New York now leads the nation in mobile sports betting

Good morning. Today we take a look at New York State’s rise into the newly legalized world of online sports betting (and how bettors use ‘Twosday’ to play the numbers). In addition, Mayor Eric Adams was also criticized for several appointments.

Since New York State opened its doors to online betting in early January, it has become the largest betting market in the country, surpassing Nevada, the nation’s gambling mecca, and New Jersey, taking the No. in the field of mobile sports betting after legalizing the activity in 2018.

To date, there have been over $2 billion in stakes in New York State, bringing in nearly $80 million in taxes, reported my colleague Jesse McKinley.

A quarter of the nation’s mobile sports bets on the Super Bowl come from New York.

That demand was probably fueled by the long waits of New York gamblers, who watched enviously as New Jersey, Connecticut and Pennsylvania all legalized mobile betting. mobile or laptop in recent years.

Since the state’s first four betting sites launched on January 8, with the NFL knockouts starting a week later, more than two million unique player accounts have been used in the state. , according to GeoComply, a Canadian geo-location security company.

“New Yorkers are avid sports fans and active sports bettors,” said Bill Miller, President of the American Gaming Association. “They just don’t have a legal option. And now they did. ”

Part of it is simply the size of the state. New York is the most populous of the 20 states that allow people to gamble on their phones. Two larger potential players, Texas and California, are awaiting legalization.

Companies looking to attract bettors to their platforms have offered generous short-term promotions, including oversized payouts, risk-free bets, and thousands of dollars in credits. Free betting apps are deposited into the player’s account.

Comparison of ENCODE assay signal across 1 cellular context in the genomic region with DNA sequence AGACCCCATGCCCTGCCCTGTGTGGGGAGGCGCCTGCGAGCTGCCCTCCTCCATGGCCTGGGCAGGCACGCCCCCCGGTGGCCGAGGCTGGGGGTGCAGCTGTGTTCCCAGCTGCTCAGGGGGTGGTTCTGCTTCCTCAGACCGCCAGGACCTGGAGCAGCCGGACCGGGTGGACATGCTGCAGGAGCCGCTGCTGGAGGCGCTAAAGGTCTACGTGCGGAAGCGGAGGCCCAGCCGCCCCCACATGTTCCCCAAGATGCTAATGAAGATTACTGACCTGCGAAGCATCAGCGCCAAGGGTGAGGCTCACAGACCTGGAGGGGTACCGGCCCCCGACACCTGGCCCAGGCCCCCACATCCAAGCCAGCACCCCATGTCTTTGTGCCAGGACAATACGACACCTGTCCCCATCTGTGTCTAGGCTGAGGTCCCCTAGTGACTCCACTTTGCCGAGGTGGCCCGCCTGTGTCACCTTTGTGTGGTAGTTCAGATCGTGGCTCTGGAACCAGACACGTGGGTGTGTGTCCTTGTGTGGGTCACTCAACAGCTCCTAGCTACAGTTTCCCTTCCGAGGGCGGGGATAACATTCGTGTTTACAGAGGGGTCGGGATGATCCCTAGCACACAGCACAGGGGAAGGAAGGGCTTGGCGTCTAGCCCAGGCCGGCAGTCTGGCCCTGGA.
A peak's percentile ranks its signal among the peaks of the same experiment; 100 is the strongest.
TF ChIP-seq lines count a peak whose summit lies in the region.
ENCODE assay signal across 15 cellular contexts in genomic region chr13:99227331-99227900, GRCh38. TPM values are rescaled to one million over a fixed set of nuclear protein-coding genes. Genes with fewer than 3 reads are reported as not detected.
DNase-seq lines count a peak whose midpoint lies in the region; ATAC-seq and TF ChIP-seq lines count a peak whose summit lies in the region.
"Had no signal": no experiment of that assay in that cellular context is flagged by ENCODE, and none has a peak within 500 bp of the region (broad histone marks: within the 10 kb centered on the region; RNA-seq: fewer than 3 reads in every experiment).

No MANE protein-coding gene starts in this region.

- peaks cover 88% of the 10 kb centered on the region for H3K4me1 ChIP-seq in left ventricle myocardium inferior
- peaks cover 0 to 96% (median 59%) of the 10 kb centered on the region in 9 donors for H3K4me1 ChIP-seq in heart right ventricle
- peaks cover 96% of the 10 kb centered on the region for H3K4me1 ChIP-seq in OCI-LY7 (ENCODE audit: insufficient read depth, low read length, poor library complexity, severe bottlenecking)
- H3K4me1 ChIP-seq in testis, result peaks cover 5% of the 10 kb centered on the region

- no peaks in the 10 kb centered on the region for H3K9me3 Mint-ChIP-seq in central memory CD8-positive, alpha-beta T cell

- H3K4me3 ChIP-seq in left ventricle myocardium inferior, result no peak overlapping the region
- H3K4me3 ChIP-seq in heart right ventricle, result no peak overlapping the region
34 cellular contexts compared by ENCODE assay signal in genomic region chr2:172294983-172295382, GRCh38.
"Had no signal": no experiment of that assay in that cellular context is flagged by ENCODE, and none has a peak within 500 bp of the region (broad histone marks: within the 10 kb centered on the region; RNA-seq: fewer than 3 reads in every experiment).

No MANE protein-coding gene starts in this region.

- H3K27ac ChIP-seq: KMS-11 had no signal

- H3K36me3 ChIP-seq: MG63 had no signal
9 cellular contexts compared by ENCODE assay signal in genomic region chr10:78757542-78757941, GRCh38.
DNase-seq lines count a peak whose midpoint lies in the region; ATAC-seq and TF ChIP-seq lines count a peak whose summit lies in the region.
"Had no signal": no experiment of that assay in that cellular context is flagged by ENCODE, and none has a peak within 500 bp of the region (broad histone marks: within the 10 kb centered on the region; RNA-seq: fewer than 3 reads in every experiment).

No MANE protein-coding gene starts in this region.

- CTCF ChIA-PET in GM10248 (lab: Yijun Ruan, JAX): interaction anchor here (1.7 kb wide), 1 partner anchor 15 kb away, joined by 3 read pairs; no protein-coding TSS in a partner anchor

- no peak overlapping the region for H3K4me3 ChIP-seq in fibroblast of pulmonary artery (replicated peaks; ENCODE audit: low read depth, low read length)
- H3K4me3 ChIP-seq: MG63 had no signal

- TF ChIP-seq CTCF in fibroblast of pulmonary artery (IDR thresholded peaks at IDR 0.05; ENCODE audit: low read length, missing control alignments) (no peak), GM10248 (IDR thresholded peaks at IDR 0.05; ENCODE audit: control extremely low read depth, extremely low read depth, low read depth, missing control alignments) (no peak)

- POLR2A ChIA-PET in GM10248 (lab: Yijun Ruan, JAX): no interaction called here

Caesars Sportsbook, for one, offers a dollar-to-dollar match on player accounts, up to $3,000, in addition to a $300 sign-up bonus.

“New Yorkers have always wanted to do this,” said Gary Pretlow, chairman of the racing and betting committee at the New York State Council. “And it’s happening right now.”

Analysts say that once the promotions decrease or disappear in the coming months, the state’s betting activity is likely to drop and stabilize, especially after the college’s March Madness knockout round. School ends in early April.

State tax revenue from online betting has skyrocketed compared to forecasts. Gamblers have bet over $2.4 billion through February 13, including a staggering $472 million in the week ending with the Super Bowl and 51 tax-paying betting platform operators % of total game revenue.

State Senator Joseph P. Addabbo Jr., a Democrat from Queens who serves as chair of the committee on racing, gaming and betting, is pushing for the expansion of new brick-and-mortar casinos. with betting shops on site, an effort supported by Governor Kathy Hochul. That prospect could pave the way for opening a casino in New York City.

Mr. Addabbo also looks to expand betting to stadiums, racetracks and arenas. Randy Levine, president of the New York Yankees, last week expressed support for a betting kiosk at Yankee Stadium, following the lead of other professional sports franchises.

The rise in betting worries gambling addiction experts, who say the ease and speed of mobile sports betting could trap new entrants and tempts. who are trying to recover.

The state’s Office of Addiction and Support said it saw a 46 percent increase in calls to its gambling helpline in January compared with the previous January.

In other betting news, New York bettors were boosted yesterday by another factor: It was Twosday.